JACKSON, Miss. (AP) — Some Mississippi hospital administrators say they worry about bad financial consequences if the state doesn't expand Medicaid under the federal health care overhaul.
Specifically, they worry hospitals will have to continue providing care for uninsured people even if the federal government stops reimbursing part of the expense.
Officials say there's a lot of uncertainty about whether the reimbursement will continue in states that choose not to put more people on Medicaid, the federal-state health insurance program for the needy.
Republican Gov. Phil Bryant has said for months that Mississippi can't afford to put another 300,000 people on Medicaid, even with the federal government paying most of the tab from 2014 to 2017.
Chris Anderson, CEO of the Pascagoula-based Singing River Health System, said Wednesday that it makes financial sense to put thousands of currently uninsured people into the program.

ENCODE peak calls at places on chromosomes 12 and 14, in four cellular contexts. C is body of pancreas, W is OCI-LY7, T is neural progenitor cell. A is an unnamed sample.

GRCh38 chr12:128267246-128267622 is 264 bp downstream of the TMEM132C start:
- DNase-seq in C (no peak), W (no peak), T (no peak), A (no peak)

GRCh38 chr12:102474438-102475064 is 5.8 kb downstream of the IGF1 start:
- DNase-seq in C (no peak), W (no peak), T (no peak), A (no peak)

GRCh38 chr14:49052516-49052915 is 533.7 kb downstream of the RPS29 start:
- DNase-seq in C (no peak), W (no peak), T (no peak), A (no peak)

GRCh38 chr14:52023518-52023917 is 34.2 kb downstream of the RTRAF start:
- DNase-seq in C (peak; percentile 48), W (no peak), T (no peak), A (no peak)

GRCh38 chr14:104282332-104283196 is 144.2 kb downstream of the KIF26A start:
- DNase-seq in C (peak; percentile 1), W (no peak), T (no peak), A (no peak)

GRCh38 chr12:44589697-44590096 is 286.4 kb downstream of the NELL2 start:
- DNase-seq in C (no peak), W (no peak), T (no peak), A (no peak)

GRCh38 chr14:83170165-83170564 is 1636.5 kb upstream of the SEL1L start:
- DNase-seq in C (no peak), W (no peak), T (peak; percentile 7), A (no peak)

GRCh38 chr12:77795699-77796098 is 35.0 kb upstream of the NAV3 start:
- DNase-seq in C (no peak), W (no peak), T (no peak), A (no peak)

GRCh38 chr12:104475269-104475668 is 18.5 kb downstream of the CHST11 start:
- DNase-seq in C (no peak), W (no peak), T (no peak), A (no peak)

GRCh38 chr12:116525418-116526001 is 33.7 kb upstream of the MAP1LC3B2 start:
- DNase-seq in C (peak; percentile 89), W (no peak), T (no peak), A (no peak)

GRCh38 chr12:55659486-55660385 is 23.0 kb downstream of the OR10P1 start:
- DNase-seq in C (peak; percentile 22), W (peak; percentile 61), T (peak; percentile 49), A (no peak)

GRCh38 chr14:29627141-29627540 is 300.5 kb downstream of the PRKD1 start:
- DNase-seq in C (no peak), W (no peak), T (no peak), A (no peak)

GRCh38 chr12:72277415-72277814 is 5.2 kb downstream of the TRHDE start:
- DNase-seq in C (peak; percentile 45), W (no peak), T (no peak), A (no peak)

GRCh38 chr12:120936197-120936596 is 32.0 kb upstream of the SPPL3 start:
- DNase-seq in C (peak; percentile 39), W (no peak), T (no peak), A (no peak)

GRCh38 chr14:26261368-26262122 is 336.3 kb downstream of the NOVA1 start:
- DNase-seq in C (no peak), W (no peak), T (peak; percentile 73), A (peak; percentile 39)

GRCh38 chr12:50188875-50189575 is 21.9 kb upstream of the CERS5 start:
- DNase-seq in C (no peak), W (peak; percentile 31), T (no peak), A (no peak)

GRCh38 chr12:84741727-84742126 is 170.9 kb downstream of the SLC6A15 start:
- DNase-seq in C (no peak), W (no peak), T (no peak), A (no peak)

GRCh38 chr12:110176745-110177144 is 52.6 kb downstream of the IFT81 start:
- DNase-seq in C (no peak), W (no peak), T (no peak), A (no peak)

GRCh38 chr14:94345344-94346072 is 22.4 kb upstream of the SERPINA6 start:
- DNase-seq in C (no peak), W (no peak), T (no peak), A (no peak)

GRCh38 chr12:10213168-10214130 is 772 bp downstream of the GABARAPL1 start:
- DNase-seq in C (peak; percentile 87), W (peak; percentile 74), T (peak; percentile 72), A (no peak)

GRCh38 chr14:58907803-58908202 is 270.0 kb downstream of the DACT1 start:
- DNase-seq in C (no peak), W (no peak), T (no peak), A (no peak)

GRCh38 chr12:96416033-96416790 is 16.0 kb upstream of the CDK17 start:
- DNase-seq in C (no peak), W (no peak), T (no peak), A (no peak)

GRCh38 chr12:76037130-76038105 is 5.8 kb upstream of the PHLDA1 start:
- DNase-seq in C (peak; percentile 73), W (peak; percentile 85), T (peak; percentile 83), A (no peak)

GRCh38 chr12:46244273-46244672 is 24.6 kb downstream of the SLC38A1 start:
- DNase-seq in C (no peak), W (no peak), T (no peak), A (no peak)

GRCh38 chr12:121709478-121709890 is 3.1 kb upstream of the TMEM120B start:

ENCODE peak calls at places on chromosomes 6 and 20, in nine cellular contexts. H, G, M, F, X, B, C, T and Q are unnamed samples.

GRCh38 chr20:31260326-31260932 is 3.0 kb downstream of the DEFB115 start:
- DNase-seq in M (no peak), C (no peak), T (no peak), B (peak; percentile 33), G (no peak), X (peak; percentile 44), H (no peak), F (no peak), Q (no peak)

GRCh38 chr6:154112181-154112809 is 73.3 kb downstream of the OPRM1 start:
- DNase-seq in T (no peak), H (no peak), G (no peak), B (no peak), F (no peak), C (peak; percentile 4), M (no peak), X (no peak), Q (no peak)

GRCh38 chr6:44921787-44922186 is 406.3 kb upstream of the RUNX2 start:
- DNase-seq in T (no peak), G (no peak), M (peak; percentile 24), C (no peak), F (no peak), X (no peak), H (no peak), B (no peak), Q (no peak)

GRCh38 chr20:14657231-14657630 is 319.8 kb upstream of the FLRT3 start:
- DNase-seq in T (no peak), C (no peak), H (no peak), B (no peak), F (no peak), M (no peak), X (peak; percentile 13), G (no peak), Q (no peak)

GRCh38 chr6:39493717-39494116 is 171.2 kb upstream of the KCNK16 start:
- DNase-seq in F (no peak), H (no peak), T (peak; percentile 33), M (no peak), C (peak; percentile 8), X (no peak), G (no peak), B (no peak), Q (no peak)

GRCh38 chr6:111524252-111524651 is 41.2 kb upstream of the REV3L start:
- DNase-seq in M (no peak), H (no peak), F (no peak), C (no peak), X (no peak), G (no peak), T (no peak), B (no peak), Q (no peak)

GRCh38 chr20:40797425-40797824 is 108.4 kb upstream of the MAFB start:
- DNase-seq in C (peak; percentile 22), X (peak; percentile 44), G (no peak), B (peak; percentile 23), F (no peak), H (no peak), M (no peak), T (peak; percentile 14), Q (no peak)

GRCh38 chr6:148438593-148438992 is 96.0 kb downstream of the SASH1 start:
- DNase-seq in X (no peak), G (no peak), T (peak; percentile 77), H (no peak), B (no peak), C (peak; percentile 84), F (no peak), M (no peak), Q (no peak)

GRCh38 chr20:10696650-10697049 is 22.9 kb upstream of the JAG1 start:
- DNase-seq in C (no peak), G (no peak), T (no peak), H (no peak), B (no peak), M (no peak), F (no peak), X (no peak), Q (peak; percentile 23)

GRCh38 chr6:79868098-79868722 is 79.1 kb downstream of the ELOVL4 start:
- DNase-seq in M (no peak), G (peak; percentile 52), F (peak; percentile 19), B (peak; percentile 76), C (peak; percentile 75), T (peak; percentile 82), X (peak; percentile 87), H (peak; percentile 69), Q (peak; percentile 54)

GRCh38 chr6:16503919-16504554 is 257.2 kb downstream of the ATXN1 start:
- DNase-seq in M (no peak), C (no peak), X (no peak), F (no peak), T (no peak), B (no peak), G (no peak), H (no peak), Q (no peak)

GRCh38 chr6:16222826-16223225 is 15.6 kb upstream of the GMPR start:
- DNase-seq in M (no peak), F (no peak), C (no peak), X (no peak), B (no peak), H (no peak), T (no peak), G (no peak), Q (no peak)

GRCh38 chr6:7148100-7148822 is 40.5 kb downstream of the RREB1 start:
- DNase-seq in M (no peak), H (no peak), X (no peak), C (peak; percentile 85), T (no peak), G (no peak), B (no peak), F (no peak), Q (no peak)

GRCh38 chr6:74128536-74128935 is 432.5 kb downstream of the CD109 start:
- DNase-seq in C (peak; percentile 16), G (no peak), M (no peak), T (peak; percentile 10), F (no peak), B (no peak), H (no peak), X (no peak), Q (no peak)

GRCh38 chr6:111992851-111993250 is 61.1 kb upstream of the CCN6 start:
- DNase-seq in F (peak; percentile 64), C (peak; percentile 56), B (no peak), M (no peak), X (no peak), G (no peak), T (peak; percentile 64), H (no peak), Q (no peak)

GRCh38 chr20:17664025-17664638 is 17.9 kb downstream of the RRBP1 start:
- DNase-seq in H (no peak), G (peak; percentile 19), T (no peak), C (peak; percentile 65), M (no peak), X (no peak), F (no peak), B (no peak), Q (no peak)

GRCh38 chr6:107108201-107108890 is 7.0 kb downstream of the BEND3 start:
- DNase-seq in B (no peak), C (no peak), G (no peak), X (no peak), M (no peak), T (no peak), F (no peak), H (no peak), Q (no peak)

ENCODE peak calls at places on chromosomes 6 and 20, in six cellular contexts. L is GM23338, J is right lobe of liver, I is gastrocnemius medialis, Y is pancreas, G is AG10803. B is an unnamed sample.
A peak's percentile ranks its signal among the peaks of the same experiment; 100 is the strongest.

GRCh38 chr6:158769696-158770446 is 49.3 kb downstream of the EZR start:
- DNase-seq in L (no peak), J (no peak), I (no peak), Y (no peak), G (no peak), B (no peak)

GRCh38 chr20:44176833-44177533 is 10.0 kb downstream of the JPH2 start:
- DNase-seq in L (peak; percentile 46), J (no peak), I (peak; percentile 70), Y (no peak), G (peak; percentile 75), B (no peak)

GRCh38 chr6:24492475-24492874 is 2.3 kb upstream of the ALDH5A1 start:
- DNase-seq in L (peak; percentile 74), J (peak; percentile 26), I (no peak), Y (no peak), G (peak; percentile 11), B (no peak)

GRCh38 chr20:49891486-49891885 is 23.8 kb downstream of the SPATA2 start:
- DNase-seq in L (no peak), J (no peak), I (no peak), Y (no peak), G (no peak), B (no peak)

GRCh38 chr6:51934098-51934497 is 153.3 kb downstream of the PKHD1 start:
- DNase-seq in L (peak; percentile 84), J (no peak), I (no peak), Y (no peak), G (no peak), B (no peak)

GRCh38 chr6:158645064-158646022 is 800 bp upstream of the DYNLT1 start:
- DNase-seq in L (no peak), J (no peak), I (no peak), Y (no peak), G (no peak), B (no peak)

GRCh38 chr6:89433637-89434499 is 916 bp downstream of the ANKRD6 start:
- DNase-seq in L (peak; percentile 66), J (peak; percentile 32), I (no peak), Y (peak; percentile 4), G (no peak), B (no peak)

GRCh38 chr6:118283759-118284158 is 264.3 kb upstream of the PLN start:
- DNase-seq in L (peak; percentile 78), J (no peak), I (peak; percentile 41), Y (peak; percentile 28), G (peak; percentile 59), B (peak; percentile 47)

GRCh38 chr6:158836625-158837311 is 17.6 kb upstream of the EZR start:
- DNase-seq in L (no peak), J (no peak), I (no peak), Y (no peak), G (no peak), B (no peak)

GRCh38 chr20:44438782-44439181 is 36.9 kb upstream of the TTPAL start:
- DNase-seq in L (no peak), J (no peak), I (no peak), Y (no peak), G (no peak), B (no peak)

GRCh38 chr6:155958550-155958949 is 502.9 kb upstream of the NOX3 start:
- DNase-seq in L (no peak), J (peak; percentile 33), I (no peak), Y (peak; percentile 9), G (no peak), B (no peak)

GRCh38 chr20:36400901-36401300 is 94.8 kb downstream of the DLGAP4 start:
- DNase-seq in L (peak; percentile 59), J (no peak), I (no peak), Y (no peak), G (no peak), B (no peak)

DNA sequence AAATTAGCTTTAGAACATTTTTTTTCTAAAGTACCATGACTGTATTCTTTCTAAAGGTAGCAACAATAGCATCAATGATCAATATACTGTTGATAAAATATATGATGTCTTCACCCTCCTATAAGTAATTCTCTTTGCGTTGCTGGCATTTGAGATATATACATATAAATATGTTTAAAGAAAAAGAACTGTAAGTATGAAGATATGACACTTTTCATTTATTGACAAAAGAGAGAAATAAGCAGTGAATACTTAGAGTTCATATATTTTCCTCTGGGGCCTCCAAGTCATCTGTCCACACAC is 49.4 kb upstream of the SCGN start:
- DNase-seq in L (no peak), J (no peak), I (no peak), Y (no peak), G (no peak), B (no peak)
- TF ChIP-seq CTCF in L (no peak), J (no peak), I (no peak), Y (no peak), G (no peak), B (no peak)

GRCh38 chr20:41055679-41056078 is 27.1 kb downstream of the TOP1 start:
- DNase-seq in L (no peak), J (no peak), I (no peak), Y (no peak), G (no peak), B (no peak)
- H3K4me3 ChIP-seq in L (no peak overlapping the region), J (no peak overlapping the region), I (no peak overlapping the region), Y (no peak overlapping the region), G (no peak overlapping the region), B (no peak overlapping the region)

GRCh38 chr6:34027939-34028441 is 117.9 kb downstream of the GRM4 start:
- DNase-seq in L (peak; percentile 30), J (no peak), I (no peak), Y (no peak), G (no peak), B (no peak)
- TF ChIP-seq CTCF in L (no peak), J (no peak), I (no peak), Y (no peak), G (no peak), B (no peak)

"I absolutely think the state should proceed with expanding Medicaid," Anderson said in an interview after he spoke to a Senate Public Health subcommittee.
"I realize there are pros and cons and there is some cost. But if we do not expand, we are taking taxpayer dollars from the state of Mississippi and we're giving it to other states," Anderson said. "It is going to strengthen other health systems in other states at the expense of Mississippi, already the poorest state in the country."
He wasn't alone in that sentiment.
Gary Marchand, president and CEO of Gulfport-based Memorial Hospital, said that in 2009, about 10 percent of the hospital's patients were uninsured. By 2012, he said that had risen to "slightly north of 13 percent," which he attributed to a stagnant economy.